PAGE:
Cairns has one of the highest rates of SSc in the world

Tuesday, 11 Jun 2019

There are more people with scleroderma in Cairns than any other region of Australia, but migration only partly explains the phenomenon, researchers report.

Cairns based rheumatologist Zia-Ur Rehman and colleagues noted that the prevalence of scleroderma (SSc) in Australia, particularly South Australia, is reported to be among the highest in the world at 23 per 100,000.

Yet anecdotal evidence suggested that the prevalence was even higher in Cairns and Far North Queensland.

The study published in Internal Medicine Journal  identified 81 patients from medical records at the Cairns Hospital who fulfilled the 2013 ACR/EULAR diagnostic criteria for SSc. 65 of the patients were subsequently interviewed and the data was compared with the SA patients enrolled in the Australian Scleroderma Cohort Study.

A prevalence of SSc of 33.7 per 100,000 was calculated for Cairns, which the authors noted was  significantly greater than the prevalence in SA.

When the authors excluded the 16 patients who had migrated to Cairns to alleviate their symptoms the prevalence estimate was still equivalent to the highest rates in the world, at 27.1 per 100,000.

There was considerable variability in the estimated prevalence of SSc in different areas of the Cairns region, ranging from 16.5 per 100,000 in the ‘Port Douglas – Daintree’ area to 51.8 per 100,000 in the ‘Gordonvale – Babinda’ area.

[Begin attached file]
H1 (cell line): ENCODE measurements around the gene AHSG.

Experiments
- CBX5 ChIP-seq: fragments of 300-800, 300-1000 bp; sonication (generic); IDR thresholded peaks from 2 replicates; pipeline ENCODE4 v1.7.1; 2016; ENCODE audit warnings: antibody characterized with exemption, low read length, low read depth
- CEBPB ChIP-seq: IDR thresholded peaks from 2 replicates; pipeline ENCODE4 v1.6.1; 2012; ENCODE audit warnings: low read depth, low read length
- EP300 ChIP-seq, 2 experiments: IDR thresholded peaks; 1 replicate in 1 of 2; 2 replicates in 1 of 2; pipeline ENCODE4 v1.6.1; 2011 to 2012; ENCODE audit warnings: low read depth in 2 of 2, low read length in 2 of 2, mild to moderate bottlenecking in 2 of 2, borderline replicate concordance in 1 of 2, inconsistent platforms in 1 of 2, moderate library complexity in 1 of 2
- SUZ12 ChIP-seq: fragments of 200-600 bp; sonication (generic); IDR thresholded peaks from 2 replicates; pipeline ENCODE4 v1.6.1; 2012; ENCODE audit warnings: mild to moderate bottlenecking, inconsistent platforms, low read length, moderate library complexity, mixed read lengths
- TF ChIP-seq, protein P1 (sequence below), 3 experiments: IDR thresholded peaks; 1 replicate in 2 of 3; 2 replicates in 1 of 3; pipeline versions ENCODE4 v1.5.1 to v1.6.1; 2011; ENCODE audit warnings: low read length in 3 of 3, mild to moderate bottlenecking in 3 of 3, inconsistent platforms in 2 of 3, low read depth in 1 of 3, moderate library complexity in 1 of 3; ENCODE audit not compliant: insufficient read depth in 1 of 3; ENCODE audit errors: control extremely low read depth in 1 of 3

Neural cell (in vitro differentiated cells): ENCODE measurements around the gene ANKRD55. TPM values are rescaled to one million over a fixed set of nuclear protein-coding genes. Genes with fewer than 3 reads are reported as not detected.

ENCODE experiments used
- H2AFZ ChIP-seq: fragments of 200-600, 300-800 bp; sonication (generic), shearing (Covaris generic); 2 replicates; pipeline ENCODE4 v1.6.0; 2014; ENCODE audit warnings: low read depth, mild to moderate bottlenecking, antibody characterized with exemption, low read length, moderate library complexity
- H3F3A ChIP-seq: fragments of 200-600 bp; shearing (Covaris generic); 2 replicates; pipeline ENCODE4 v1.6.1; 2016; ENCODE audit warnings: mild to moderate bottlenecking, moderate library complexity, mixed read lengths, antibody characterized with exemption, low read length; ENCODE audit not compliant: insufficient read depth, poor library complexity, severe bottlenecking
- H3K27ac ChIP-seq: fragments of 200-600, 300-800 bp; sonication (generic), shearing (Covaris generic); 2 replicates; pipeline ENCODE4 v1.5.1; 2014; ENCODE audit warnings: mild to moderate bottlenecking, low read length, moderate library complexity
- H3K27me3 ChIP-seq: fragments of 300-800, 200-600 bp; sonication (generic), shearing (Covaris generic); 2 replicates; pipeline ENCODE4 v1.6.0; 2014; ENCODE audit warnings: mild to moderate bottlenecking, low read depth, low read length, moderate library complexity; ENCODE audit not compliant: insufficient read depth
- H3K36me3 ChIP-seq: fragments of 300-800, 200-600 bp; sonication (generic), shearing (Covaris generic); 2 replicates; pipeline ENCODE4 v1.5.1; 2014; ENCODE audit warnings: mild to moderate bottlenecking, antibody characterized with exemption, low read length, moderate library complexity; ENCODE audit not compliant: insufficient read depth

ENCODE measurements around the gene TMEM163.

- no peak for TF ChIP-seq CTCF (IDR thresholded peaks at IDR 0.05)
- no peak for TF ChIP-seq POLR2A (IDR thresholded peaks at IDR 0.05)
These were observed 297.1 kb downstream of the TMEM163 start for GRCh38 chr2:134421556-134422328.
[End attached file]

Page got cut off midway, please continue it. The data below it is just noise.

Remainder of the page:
The pattern of disease seen in the two cohorts was very similar, but the prevalence of complications such as reflux oesophagitis and calcinosis and the patients’ perceived impact of SSc was greater in the Cairns cohort.

The study authors noted that only one rheumatologist served the Cairns region (equivalent to 0.42 rheumatologists per 100,000 population), in contrast to the 2 rheumatologists per 100,000 recommended in international models.

“The prevalence of SSc in the Cairns region is high compared to elsewhere, and is greater than that of SA. This can, in part, be attributed to the migration of patients with SSc towards the tropics but further studies are required to investigate why SSc is more prevalent in the Cairns region,” they concluded.

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